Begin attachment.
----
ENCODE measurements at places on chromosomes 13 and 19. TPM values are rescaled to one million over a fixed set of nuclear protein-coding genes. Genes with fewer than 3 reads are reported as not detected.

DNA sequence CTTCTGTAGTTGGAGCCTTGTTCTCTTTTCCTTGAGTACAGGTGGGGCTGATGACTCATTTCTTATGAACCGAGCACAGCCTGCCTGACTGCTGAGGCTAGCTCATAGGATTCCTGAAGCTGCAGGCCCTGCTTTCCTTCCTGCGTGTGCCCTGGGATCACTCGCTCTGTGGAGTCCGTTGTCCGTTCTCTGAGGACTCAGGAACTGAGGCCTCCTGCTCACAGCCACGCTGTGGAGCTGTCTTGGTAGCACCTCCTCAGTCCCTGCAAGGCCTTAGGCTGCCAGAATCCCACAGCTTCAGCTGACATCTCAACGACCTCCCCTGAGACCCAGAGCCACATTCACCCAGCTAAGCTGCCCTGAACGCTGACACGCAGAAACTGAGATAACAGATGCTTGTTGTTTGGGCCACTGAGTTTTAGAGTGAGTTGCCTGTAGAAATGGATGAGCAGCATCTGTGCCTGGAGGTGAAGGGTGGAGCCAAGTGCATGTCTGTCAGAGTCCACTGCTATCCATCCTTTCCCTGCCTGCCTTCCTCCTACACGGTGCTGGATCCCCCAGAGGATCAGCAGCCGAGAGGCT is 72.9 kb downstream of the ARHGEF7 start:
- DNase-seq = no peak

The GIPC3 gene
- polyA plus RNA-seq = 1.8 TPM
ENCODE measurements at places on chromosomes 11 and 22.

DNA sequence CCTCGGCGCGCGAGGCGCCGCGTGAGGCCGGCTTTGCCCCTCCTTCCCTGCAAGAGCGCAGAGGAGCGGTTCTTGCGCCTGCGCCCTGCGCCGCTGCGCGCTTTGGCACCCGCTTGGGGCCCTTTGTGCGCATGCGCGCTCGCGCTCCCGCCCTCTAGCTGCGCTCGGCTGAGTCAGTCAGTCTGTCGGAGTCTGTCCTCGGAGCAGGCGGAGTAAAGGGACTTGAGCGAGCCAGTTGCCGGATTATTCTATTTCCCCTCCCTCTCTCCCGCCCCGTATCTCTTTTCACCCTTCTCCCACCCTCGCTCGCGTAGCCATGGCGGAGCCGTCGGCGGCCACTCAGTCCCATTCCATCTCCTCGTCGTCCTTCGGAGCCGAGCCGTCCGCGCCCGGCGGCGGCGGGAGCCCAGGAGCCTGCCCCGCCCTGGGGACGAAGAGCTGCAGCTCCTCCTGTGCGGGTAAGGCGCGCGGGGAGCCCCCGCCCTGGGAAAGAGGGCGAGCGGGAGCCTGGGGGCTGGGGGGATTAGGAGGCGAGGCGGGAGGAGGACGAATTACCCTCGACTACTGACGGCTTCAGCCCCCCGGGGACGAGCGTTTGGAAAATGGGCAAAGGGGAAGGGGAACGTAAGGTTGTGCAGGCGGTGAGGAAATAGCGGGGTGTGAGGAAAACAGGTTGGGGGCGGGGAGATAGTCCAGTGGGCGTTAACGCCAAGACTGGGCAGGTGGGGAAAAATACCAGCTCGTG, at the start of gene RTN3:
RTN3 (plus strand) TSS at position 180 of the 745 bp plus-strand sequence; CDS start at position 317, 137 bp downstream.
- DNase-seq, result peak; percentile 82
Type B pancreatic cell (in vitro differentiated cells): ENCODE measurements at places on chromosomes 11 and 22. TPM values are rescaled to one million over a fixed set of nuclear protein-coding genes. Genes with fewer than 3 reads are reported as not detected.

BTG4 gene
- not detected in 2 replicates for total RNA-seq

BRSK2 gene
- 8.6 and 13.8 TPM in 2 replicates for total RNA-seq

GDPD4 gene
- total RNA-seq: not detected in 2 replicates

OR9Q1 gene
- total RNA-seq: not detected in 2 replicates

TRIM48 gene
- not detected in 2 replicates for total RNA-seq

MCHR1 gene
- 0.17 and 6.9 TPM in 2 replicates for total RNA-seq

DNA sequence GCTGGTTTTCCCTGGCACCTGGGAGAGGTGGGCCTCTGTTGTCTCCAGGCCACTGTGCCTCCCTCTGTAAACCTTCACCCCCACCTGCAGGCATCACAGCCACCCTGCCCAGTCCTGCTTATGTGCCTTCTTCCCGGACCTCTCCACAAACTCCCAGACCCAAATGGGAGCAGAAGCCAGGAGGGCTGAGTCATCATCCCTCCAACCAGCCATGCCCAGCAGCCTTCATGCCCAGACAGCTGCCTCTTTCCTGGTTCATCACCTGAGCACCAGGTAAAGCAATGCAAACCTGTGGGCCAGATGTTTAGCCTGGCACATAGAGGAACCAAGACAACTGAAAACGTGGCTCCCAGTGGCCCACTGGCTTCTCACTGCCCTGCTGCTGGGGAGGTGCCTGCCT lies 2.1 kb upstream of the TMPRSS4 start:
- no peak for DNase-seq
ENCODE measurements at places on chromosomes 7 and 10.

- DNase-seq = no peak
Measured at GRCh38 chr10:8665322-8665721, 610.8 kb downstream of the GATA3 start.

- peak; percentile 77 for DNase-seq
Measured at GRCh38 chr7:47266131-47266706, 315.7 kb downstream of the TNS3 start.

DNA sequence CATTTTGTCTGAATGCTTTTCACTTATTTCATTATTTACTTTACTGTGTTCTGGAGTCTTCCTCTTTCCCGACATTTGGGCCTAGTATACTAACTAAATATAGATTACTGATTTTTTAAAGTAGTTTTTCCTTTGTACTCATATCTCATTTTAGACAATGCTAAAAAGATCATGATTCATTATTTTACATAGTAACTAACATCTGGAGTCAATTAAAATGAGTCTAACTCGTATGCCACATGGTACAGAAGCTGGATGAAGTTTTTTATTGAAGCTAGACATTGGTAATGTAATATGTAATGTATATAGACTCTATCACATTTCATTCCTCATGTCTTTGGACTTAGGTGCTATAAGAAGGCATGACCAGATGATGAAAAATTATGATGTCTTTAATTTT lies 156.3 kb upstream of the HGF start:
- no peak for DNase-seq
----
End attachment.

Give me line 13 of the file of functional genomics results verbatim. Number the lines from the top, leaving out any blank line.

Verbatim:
BRSK2 gene